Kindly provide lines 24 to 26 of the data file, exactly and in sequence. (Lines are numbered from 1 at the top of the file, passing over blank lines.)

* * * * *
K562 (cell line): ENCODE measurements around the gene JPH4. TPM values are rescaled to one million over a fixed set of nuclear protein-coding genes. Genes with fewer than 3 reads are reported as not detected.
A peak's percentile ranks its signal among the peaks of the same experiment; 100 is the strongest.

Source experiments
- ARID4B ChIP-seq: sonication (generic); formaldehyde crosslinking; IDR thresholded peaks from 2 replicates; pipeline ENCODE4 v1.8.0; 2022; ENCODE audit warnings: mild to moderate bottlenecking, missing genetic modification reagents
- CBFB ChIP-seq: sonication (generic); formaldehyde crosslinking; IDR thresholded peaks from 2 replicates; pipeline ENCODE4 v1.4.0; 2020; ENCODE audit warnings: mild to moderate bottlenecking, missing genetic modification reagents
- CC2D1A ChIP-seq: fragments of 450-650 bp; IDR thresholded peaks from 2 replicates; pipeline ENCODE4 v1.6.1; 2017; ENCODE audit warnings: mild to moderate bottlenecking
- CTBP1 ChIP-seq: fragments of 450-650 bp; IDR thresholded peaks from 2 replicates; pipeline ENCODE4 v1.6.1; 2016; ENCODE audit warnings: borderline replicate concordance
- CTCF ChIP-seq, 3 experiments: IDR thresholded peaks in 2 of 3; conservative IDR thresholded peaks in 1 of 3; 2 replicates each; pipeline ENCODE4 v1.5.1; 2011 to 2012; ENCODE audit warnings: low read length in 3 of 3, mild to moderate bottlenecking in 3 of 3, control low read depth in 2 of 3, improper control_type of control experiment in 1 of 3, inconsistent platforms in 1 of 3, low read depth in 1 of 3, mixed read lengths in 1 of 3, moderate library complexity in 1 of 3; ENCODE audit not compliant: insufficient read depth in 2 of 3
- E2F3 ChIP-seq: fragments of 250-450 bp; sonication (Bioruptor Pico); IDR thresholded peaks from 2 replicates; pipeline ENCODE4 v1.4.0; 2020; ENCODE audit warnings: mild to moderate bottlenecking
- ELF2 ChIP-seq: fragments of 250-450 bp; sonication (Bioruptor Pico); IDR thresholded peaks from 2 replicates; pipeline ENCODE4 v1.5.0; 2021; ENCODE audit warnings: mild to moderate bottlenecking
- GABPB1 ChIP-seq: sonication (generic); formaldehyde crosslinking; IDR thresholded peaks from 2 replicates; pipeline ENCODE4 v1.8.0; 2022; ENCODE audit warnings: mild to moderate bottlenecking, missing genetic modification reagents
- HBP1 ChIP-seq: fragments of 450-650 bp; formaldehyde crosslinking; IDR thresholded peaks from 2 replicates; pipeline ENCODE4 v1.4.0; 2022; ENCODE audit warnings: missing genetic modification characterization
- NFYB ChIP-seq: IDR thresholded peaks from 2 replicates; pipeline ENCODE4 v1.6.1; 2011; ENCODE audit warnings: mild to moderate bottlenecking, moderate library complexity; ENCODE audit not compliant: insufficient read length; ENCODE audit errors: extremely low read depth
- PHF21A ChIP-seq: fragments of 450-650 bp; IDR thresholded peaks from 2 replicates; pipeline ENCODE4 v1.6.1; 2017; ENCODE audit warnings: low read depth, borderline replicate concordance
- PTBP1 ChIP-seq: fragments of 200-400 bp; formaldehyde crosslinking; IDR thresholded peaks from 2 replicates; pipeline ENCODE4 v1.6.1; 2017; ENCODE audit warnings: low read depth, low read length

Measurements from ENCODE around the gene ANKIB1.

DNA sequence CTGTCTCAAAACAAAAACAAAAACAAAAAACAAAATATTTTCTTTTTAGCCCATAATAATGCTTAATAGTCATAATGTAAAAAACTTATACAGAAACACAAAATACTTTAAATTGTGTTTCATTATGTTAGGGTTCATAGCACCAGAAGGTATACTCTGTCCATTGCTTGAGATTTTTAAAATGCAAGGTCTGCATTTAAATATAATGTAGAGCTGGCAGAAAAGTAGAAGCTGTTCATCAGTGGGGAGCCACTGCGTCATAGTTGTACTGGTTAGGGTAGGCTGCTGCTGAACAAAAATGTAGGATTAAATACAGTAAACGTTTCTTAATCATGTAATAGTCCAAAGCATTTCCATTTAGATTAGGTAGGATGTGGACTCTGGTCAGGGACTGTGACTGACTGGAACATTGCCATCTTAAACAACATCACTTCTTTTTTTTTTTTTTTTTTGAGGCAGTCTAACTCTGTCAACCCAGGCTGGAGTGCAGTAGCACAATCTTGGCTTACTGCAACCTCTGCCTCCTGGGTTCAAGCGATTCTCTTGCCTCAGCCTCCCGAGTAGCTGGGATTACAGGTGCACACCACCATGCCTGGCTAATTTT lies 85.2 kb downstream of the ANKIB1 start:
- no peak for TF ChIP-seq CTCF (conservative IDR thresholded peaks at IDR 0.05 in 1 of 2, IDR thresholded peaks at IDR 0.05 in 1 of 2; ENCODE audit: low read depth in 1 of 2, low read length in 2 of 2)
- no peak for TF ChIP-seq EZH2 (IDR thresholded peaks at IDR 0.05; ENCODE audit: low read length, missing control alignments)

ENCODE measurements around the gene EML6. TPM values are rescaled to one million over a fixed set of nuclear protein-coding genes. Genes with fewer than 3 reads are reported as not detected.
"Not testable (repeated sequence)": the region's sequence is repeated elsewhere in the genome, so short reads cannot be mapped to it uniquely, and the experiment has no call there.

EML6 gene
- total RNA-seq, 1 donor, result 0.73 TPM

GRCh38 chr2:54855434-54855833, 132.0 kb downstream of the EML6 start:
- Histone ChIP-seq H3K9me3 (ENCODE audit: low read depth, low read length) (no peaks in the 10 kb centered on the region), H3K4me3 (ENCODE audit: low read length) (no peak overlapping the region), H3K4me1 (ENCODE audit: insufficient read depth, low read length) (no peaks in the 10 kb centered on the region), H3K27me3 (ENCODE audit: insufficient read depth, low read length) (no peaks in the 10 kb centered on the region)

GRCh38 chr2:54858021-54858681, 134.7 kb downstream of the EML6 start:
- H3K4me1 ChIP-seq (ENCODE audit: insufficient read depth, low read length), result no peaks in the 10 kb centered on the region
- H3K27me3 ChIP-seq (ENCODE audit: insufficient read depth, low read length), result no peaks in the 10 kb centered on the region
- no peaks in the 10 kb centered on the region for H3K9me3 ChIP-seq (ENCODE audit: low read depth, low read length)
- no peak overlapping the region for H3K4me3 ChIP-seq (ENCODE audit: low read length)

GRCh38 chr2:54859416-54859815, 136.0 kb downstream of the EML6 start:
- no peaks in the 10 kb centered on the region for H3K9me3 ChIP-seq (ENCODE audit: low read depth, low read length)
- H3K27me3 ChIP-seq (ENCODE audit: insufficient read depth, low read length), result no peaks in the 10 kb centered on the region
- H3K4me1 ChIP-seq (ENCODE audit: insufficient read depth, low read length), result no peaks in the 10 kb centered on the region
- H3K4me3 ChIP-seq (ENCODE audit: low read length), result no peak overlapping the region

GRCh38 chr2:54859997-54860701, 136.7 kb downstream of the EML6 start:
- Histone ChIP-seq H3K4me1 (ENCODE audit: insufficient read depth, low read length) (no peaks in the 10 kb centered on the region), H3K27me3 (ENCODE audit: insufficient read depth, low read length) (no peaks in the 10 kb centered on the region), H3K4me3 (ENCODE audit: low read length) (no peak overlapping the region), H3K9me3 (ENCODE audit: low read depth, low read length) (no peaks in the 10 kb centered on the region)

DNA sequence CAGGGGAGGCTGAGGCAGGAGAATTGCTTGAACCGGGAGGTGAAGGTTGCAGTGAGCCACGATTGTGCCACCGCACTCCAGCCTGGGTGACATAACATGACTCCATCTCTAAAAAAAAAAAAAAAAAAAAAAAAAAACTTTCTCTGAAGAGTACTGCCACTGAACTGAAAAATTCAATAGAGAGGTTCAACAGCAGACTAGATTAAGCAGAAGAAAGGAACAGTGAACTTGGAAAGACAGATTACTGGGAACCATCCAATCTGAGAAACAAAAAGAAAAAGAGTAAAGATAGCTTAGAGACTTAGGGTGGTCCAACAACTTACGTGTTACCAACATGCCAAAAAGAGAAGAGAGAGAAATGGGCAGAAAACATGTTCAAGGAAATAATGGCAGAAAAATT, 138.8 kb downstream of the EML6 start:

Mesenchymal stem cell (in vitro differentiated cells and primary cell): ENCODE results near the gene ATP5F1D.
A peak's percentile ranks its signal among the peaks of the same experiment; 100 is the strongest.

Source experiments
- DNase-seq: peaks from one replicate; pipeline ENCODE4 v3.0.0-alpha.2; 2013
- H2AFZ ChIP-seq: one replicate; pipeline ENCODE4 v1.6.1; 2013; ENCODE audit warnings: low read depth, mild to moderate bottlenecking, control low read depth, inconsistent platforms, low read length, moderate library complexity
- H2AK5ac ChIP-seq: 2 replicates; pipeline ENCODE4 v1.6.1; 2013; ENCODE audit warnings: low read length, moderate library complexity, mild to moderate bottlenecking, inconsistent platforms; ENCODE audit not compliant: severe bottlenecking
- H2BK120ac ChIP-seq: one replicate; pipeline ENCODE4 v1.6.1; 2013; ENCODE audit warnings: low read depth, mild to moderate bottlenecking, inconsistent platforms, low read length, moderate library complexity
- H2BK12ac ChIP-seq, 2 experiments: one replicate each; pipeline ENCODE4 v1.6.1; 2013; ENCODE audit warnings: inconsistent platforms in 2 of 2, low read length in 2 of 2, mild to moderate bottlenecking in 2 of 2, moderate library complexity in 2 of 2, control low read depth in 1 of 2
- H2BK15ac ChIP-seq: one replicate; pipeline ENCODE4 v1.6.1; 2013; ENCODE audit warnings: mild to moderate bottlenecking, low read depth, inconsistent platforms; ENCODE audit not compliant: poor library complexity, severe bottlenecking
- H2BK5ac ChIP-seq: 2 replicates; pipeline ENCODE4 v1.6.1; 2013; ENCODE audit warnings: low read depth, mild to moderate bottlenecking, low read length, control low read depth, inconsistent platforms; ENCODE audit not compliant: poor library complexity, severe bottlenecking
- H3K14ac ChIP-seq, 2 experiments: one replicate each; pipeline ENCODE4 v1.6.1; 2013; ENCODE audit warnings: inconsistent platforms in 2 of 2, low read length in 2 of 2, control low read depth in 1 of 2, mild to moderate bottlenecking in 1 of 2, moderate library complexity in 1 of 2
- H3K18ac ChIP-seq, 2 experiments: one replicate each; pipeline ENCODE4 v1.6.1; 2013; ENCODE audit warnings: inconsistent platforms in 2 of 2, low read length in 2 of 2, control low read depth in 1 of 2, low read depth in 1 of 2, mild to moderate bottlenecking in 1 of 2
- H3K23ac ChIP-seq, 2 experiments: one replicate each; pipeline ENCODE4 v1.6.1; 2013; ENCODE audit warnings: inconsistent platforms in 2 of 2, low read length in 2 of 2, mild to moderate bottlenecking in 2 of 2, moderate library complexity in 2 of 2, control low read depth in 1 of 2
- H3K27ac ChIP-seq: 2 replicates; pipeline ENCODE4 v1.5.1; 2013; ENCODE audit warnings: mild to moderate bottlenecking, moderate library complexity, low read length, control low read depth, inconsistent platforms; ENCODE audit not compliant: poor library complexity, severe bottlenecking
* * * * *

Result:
GRCh38 chr2:54855434-54855833, 132.0 kb downstream of the EML6 start:
- Histone ChIP-seq H3K9me3 (ENCODE audit: low read depth, low read length) (no peaks in the 10 kb centered on the region), H3K4me3 (ENCODE audit: low read length) (no peak overlapping the region), H3K4me1 (ENCODE audit: insufficient read depth, low read length) (no peaks in the 10 kb centered on the region), H3K27me3 (ENCODE audit: insufficient read depth, low read length) (no peaks in the 10 kb centered on the region)

GRCh38 chr2:54858021-54858681, 134.7 kb downstream of the EML6 start: